British lawmaker shot dead, EU referendum campaigns suspended

2016-06-17 01:27:16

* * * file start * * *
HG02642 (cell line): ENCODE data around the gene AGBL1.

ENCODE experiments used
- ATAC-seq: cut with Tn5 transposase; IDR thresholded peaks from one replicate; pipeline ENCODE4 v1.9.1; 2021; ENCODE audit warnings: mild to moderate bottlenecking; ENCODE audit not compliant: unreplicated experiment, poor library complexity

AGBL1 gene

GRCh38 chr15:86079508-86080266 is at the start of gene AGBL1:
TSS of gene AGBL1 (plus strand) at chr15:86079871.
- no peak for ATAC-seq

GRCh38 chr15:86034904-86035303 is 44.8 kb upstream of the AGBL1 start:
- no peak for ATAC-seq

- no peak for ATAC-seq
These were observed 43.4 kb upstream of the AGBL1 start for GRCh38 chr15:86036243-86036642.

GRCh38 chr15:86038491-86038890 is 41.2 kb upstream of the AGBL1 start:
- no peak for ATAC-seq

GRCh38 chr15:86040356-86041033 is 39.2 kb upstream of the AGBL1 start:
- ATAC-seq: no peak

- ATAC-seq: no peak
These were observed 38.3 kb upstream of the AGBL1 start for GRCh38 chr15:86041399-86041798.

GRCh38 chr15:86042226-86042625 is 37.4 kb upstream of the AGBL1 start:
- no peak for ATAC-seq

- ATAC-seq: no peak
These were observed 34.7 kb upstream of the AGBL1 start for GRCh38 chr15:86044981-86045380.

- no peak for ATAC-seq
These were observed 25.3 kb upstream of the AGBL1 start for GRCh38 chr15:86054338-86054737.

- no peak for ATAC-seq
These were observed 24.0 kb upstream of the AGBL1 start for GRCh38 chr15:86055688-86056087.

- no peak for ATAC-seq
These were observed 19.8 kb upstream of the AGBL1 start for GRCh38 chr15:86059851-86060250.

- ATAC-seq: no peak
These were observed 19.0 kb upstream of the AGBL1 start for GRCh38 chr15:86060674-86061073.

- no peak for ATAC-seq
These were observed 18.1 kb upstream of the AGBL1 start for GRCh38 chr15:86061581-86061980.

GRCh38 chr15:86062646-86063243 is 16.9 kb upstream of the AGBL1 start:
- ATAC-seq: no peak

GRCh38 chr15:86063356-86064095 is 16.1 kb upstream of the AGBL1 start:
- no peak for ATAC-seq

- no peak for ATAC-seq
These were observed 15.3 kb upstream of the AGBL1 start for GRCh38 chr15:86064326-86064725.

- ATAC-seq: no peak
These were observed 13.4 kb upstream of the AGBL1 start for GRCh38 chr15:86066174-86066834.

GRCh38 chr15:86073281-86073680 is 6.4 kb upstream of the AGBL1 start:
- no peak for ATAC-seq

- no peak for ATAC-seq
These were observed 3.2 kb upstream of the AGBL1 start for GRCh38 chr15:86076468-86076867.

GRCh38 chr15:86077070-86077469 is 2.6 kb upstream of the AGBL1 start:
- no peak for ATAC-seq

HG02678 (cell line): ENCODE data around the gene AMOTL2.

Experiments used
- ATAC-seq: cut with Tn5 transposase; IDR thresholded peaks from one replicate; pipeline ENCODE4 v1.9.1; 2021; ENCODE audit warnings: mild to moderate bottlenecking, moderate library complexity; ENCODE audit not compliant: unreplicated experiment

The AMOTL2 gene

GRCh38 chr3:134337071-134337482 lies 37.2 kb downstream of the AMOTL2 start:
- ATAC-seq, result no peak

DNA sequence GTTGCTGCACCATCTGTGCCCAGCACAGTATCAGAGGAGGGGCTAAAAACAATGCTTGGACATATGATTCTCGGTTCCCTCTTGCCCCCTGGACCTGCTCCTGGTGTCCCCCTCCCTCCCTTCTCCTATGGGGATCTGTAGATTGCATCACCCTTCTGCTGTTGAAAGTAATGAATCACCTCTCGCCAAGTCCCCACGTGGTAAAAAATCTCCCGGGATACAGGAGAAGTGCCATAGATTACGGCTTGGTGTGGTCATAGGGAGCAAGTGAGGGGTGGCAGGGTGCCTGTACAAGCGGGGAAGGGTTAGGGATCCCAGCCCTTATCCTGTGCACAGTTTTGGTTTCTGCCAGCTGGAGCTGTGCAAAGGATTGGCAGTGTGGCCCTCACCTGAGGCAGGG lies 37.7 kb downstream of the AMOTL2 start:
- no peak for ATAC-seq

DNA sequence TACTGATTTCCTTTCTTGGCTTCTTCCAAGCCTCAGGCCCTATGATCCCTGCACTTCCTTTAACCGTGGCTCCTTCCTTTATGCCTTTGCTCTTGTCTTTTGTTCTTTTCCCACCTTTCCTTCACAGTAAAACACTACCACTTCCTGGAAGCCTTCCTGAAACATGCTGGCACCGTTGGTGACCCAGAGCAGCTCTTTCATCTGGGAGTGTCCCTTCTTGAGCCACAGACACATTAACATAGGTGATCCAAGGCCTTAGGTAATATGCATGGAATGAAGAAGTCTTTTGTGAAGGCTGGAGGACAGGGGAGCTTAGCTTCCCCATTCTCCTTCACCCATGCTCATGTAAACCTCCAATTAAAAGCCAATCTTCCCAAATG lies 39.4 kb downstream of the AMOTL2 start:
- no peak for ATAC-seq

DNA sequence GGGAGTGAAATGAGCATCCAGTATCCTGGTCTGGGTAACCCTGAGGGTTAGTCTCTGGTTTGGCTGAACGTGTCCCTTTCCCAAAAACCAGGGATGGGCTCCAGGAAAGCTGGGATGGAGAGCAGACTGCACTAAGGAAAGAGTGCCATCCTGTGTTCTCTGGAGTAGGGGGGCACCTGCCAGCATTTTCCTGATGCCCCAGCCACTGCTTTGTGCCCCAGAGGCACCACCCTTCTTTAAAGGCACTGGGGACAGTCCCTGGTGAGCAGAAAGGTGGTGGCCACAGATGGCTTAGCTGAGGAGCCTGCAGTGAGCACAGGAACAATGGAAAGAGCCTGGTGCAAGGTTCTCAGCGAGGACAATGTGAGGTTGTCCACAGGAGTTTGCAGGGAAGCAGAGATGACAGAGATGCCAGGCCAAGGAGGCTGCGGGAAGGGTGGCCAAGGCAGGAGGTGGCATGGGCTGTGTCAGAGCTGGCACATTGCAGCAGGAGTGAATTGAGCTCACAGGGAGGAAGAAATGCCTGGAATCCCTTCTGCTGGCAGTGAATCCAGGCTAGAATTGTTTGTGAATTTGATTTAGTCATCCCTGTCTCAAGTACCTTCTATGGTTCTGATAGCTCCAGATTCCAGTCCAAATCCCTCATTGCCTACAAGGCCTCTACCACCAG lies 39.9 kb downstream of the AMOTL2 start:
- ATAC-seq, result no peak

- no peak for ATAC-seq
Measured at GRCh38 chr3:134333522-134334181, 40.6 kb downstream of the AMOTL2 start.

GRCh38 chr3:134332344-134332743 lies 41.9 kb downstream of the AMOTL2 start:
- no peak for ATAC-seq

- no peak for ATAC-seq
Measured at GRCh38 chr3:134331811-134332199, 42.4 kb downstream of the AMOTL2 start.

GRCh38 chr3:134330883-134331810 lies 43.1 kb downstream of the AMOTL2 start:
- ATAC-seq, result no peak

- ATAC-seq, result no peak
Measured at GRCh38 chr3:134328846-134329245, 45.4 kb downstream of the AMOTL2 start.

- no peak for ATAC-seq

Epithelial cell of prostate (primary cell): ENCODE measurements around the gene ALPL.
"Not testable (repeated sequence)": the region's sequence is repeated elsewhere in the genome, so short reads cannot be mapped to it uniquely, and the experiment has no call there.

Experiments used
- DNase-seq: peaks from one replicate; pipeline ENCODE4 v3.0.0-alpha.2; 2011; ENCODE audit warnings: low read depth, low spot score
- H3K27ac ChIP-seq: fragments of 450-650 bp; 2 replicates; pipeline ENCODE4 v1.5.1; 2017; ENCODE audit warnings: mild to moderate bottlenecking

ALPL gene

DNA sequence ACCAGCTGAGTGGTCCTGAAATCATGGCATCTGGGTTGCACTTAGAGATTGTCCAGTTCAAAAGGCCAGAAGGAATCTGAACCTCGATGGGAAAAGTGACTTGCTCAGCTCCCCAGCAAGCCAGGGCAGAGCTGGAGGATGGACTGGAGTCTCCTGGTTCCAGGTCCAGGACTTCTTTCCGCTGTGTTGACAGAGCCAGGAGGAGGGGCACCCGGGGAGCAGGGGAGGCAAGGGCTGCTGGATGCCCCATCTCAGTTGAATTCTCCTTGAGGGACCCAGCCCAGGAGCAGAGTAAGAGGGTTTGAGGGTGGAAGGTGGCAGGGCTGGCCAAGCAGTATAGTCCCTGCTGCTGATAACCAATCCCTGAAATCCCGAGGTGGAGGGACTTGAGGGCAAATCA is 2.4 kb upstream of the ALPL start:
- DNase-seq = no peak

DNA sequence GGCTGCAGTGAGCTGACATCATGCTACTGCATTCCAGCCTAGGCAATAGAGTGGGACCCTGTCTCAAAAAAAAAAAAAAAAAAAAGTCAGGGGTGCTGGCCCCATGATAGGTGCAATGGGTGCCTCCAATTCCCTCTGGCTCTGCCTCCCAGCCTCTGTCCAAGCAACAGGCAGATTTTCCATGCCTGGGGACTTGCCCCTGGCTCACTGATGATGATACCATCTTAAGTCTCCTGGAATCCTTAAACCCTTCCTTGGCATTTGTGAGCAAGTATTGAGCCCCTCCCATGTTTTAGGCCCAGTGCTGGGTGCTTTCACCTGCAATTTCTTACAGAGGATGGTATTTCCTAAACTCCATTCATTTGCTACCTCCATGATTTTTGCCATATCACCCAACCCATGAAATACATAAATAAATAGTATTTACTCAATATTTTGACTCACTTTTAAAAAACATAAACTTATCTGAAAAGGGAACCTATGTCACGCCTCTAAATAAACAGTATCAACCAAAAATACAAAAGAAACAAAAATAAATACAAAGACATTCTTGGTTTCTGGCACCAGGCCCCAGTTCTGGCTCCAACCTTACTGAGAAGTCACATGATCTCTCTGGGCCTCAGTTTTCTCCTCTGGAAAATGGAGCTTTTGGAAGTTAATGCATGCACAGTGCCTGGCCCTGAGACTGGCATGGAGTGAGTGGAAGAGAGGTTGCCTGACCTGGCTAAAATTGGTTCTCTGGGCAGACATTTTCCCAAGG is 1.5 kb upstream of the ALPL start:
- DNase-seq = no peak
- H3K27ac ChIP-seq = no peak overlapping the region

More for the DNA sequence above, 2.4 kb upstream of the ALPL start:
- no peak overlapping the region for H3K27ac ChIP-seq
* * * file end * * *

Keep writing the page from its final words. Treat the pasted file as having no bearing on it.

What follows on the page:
BIRSTALL, England A British member of parliament was shot dead in the street on Thursday, causing deep shock across Britain and the suspension of campaigning for next week's referendum on the country's EU membership.Jo Cox, 41, a lawmaker for the opposition Labour Party and a vocal advocate for Britain remaining in the European Union, was attacked while preparing to meet constituents in Birstall near Leeds in northern England. Media reports said she had been shot and stabbed. West Yorkshire regional police said a 52-year-old man was arrested by officers nearby and weapons including a firearm recovered. "We are not in a position to discuss any motive at this time," said Temporary Chief Constable Dee Collins.One witness said a man pulled an old or makeshift gun from a bag and fired twice. "I saw a lady on the floor like on the beach with her arms straight and her knees up and blood all over the face," Hichem Ben-Abdallah told reporters. "She wasn't making any noise, but clearly she was in agony."The lawmaker's husband Brendan said: "She would have wanted two things above all else to happen now: one, that our precious children are bathed in love and two, that we all unite to fight against the hatred that killed her."The rival referendum campaign groups said they were suspending activities for the day, with the Remain camp saying its activities would also be suspended on Friday. Prime Minister David Cameron said he would pull out of a planned rally in Gibraltar, the British territory on the southern coast of Spain.Cameron said the killing of the mother-of-two, who had worked on U.S. President Barack Obama's 2008 election campaign, was a tragedy."We have lost a great star," the Conservative prime minister said. "She was a great campaigning MP with huge compassion, with a big heart. It is dreadful, dreadful news." It was not immediately clear what the impact would be on the June 23 referendum, which has polarized the nation into pro- and anti-EU camps. But some analysts speculated it could boost the pro-EU "Remain" campaign, which in recent days has fallen behind the "Leave" camp in opinion polls.Britain's sterling currency rose against the dollar after news of the attack, adding around two cents. Finance minister George Osborne and Bank of England Governor Mark Carney scrapped major speeches planned for Thursday evening and the International Monetary Fund said it had delayed the publication of a report on the British economy. 'HORRIFIC MURDER' Media reports, citing witnesses, said the attacker had shouted out "Britain first", which is the name of a right-wing nationalist group that describes itself on its website as "a patriotic political party and street defence organisation". But the deputy leader of the group, Jayda Fransen, completely distanced it from the attack, which she described as "absolutely disgusting". West Yorkshire's elected Police and Crime Commissioner said "our information is that this is a localised incident, albeit one that has a much wider impact".Gun ownership is highly restricted in Britain, and attacks of any nature on public figures are rare. The last British lawmaker to have been killed in an attack was Ian Gow, who died after a bomb planted by the Irish Republican Army (IRA) exploded under his car at his home in southern England in 1990. Britain's Union Jack flag was flying at half-mast over the Houses of Parliament in London, while in Birstall hundreds of people attended a vigil at a local church.Colleagues expressed their shock and disbelief at the death of Cox, a Cambridge University graduate who had spent a decade working for aid agency Oxfam in roles including head of humanitarian campaigning and was known for her work on women's issues.She won election to parliament for northern England's Batley and Spen district at the 2015 general election, and lived with her husband and children on a traditional Dutch barge moored on the Thames near the Tower of London. "We've lost a wonderful woman, we've lost a wonderful member of parliament, but our democracy will go on," Labour leader Jeremy Corbyn said in a televised statement. "As we mourn her memory, we'll work in her memory to achieve that better world she spent her life trying to achieve."Labour lawmaker Sarah Champion said: "She's a tiny woman, five feet nothing and a lion as well - she fights so hard for the things she believes in. I cannot believe anyone would do this to her."Police said a 77-year-old man was also assaulted in the incident and suffered injuries that were not life-threatening.BBC TV and other media showed a picture of the alleged suspect, a balding white man, being apprehended by police. Temporary Chief Constable Collins said a "very significant investigation with large numbers of witnesses" was under way."We are not looking for anyone else in connection with this incident," she said.The last attack on a British legislator was in 2010, when Labour member and ex-cabinet minister Stephen Timms was stabbed in the stomach at his office in east London by a 21-year-old student who was angry over his backing for the 2003 Iraq war.In 2000, a Liberal Democrat local councillor was murdered by a man with a samurai sword at the offices in western England of lawmaker Nigel Jones, who was also seriously hurt in the attack. (Reporting by Kylie MacLellan, Michael Holden, Estelle Shirbon, David Milliken and William Schomberg; Writing by Michael Holden; Editing by Pravin Char)